Some of the key findings in the checklist highlight Business Associate Agreements, and also help point out the need for more than just a security risk assessment. As many are familiar with there is a need for HIPAA training, but we do appreciate how it points out the need for documentation of training and other attestations.


Please let us know any other resources you are looking for and questions you may have in regards to HIPAA compliance, and we would be happy to help!




Do you know your Business Associates?

Knowing who is a Business Associate can be difficult and confusing for Covered Entities. Through our surveys of the market BlogHIPAA has identified that most Covered Entities need help identifying their Business Associates, and do not understand how to confidently audit and determine if they are in compliance with HIPAA. We believe this webinar will be helpful in showcasing everything you need to know to help determine these issues in your practice and business . We have included a link below to register for this event.

Register Here.





Infographic: HIPAA Do’s and Don’ts

Violating HIPAA regulation is a serious offense, but the problem that many health care professionals face is the confusion surrounding exactly what’s required to be compliant.

Below, we’ve compiled a short list for you to reference when deciding if your health care operations comply with HIPAA regulatory requirements.

For more information about HIPAA, check out our in-depth write-up here.




Benefits of mHealth: The Physician Perspective

As a physician, you’re used to the feeling of having your attention pulled in several directions at once. Many days, it can seem as if you just don’t have enough time to see enough patients, run all the tests you’d like, or even communicate with your staff. That’s why so many doctors and healthcare workers welcome the mobile health (or mHealth) revolution. The ability to communicate through text message is an easy way to keep everyone connected. It’s a great option to remind patients of their upcoming appointments without a phone call or to get their prescription filled without having to make a visit. mHealth is also creating stronger connectivity and collaboration for medical research, and since almost everyone in the healthcare industry carries a cellphone, it’s the fastest way to send a message to staff.

If you haven’t yet considered implementing mobile health within your medical facility, now is a good time to start, if only to make communication with patients and staff much more convenient. As mHealth becomes a hallmark of modern-day clinics, yours included, just ensure you keep it aboveboard in terms of HIPAA regulations (more on that later).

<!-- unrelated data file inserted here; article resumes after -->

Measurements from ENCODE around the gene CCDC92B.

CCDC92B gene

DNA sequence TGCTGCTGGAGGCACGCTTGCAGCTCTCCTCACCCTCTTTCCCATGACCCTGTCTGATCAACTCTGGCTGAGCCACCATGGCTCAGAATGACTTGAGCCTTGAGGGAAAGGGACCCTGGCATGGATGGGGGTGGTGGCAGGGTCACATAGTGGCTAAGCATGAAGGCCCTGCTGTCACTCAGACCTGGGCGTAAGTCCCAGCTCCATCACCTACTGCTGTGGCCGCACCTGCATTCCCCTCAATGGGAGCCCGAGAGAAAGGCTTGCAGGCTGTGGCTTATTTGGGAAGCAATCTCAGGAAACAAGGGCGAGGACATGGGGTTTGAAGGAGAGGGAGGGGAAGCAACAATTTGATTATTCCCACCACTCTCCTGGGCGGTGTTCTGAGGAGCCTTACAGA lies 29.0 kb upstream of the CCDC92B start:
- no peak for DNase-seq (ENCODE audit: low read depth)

Here are three major benefits of the mHealth movement.

Better Access and Alerts for Patients

As little as 10 years ago, if patients wanted to see a physician for even the smallest ailment, they had to make an appointment over the phone and then possibly wait weeks for a diagnosis or prescription. While some clinics still take this approach, the more modern facilities are beginning to use mHealth to help get rid of the pain points that might keep patients from even making an appointment. If it’s too much of a hassle to make the trip to the clinic, then individuals could simply choose to neglect their health; mHealth is looking to change that.

Since almost everyone these days owns a mobile device and many more rely on texting as their main form of communication (over phone calls), it makes sense for physicians and healthcare workers to turn to texting as a way to reach out to their patients. Currently, practitioners use text messages to remind individuals of their appointments, inform them of important vaccinations, and even fill prescriptions. An article at Ausmed also notes that texting can help with HIV patients adhering to their ART medication, as well as providing support for people who are trying to quit smoking.

Another huge benefit of mHealth is the ability to send targeted alerts to patients. An article at HIMSS points out, in particular, that teenagers, with their busy schedules, can miss appointments and ignore phone calls. Yet, by using mobile alerts, there’s a much higher likelihood that they will read and reply to these messages. Since teens are leading the pack when it comes to communicating via text more than any other form of communication, it’s up to the healthcare industry to connect with them through that highly effective avenue.